When REM last wrote about April Del Monte almost two years ago, the former Bachelor Canada contestant, a sales rep with boutique brokerage Stomp Realty in Toronto, had just rolled out her first book, How to Thrive as a Real Estate Agent. It became an Amazon top seller in several categories, and has recently made its way to Chapters Indigo in Canada as well as Barnes & Noble in the U.S.
Now she has reality TV stars from shows like Selling Sunset writing book blurbs for her latest self-published guide to success in real estate sales. Her second and latest book, The 6 Figure Realtor: Accelerator Program, was launched on Amazon in February. It’s a step-by-step workbook, building on the foundation of Del Monte’s first book as well as on a virtual mentorship initiative she’s designed, leveraging her climb to success.
Del Monte hopes to see the industry begin to provide better support for new agents.
“I saw the need – often of young women – for mentoring in real estate. I can only mentor a handful of people at once and costs can be prohibitive for them. My mentorship program is doing well enough that I sort of had to turn it into this book.”
Del Monte has never actually met Selling Sunset’s Chrishell Stause, an Oppenheim Group Realtor and sometime soap actress featured on the hit Netflix series about selling luxury homes in Los Angeles. Nevertheless, Del Monte sent pre-publication manuscripts of both her books to Strause for a promotional review. And Strause was kind enough to oblige. (“A fantastic guide for any new Realtor looking to navigate through this business and jump start their career!”)
Del Monte, who was frontrunner on the 2014 season of the Bachelor Canada, says she feels connected to Strause due to their mutual experiences in the world of reality television.
“Watching Selling Sunset, I thought to myself, ‘That’s the show I should have been on,’” Del Monte says with a laugh.
Back when she was stepping out of a limo in a Jessica-Rabbit-style red gown wowing Bachelor Tim Warmels, she was April Brockman. She has since married and had children (not with Warmels – after their season of The Bachelor aired, their relationship was over in less time than an all-inclusive vacation).
Pregnant and nearing her due date at the time of this writing, Del Monte is grateful to be working for a brokerage that believes in supporting and empowering women. She’s doing what she can to pay that forward, focusing on mentoring and the recent launch of Women Who Thrive in Real Estate, an online community she’s created for women in the industry.
“My hope is that you’ll feel as though you’ve found your tribe here…We can join in sharing stories and experiences with the intention to support, inspire and empower one another within our own careers,” is her opening online welcome to women visiting the Women Who Thrive in Real Estate website or accessing the content through social media.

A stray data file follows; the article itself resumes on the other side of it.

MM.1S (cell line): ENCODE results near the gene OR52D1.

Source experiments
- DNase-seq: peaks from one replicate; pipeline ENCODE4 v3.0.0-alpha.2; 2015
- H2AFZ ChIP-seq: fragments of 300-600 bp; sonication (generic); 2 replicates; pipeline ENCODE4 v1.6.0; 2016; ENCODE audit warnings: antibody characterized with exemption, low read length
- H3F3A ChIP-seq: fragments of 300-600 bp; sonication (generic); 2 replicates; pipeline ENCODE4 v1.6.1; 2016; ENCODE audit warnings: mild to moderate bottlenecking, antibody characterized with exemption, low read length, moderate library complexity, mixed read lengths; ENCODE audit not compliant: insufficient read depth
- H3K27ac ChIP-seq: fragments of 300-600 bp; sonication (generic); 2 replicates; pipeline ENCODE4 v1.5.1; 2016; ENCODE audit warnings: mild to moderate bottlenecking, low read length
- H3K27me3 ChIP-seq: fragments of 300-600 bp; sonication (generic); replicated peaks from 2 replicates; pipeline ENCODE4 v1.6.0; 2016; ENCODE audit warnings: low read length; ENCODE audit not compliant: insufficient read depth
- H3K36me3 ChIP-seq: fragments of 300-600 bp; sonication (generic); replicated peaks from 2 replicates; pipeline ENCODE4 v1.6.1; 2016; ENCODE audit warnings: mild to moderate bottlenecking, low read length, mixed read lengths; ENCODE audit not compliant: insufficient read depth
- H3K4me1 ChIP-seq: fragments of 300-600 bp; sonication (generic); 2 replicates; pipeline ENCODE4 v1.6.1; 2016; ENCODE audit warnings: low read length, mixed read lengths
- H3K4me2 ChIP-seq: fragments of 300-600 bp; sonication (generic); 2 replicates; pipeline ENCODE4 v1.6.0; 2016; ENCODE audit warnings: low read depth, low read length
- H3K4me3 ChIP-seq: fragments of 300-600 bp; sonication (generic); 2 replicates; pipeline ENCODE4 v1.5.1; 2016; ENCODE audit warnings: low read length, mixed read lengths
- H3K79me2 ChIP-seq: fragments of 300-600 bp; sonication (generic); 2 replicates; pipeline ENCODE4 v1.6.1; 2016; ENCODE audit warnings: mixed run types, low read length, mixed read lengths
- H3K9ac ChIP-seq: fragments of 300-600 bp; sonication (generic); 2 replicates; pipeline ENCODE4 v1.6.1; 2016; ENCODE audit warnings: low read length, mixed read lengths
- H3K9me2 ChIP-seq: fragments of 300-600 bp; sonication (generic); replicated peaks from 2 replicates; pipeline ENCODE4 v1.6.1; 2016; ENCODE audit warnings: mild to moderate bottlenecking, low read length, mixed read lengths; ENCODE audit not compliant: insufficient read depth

The website features a series of interviews Del Monte has conducted with women who’ve made a name for themselves in the business (quite a few of them were given a leg up by reality television), among them Million Dollar Listing’s Kirsten Jordan; multi-millionaire motivational speaker/author Elena Cardone; and fellow Realtor and Bachelor alum Kate Gallivan.
A question Del Monte asked the latter was, “What’s one thing you wish you could go back and tell yourself on day one as a licensed Realtor?”
Gallivan’s response was, “Stop wasting time with male clients who have no intention of buying and just want to date you!”
Del Monte admits that this type of unwanted attention was something she too sometimes experienced after her stint on the Bachelor franchise. (“I had to get good at vetting and being discerning re clients”), although she says the show benefited her career in many ways.
Things tend to be worse for American Bachelor alum, she says. “One of my friends from the U.S. side was the Bachelorette, and she was a Realtor. She quit the business due to the amount of people who were wasting her time, having seen her on the show.”
When conducting the interviews for Women Who Thrive in Real Estate, Del Monte tries to ask the sort of questions she’s often asked herself.
“A lot of women ask me how to stay motivated in this dog-eat-dog industry. They feel the lows of this business, which can be discouraging. Stay engaged. Ride the momentum until the next sale.”
Rookies and seasoned agents alike need to be prepared to “pivot” and adapt to change in their career, she says.
After a dozen years in real estate, Del Monte hasn’t forgotten her rough start, when she was broke and feeling frustrated and alone. She insists that the most important thing a new agent can do is find a mentor, or a supportive brokerage at a minimum.
“I also think being part of a team is a great way to start establishing yourself.”
When it comes to what can be done to support women in the industry and elsewhere going forward, Del Monte has previously been quoted as saying that a step in the right direction would be increased flexibility in work schedules and the ability to work remotely – both changes that the pandemic has now spurred along.
In many ways, oddly, “COVID is actually helping Realtors,” says Del Monte. “The ones I see suffer are those who come into the business and aren’t with a brokerage that backs them.”
Susan Doran is a Toronto-based freelance writer who has been contributing to REM since its very first issue.